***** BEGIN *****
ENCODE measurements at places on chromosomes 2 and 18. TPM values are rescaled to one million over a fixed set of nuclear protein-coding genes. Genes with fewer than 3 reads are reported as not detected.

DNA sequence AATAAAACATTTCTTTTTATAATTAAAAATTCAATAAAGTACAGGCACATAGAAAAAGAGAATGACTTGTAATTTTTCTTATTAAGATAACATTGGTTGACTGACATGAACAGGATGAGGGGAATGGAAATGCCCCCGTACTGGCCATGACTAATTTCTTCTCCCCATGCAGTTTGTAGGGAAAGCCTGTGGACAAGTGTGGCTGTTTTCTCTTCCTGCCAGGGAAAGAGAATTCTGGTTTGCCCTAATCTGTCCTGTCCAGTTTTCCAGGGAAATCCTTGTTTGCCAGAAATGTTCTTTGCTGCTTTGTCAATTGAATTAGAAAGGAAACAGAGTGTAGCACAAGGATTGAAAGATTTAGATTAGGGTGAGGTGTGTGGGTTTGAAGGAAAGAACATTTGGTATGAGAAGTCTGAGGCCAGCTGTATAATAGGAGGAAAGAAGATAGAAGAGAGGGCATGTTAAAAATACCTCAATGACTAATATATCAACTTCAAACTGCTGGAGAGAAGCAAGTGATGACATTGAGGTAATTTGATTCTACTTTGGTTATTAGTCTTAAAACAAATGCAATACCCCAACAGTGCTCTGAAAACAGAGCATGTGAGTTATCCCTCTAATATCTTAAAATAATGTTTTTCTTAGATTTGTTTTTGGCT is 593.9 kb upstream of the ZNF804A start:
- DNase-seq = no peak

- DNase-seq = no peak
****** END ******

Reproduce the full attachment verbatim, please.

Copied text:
ENCODE measurements at places on chromosomes 2 and 18. TPM values are rescaled to one million over a fixed set of nuclear protein-coding genes. Genes with fewer than 3 reads are reported as not detected.

DNA sequence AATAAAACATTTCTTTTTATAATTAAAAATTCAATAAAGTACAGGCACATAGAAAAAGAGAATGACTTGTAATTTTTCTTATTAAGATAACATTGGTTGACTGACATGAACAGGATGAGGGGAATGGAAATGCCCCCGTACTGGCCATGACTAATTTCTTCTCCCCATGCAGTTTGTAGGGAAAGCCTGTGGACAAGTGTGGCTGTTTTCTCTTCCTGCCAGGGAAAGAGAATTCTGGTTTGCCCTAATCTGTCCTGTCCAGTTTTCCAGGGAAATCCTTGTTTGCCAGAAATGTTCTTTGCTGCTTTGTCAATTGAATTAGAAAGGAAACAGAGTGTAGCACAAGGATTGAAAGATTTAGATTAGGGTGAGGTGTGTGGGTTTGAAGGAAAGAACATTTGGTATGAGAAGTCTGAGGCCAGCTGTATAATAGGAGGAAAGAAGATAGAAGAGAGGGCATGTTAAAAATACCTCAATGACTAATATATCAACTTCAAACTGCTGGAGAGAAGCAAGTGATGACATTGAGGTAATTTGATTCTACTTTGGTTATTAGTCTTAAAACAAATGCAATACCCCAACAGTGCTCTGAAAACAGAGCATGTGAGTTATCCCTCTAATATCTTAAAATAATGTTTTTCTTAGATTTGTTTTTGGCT is 593.9 kb upstream of the ZNF804A start:
- DNase-seq = no peak

- DNase-seq = no peak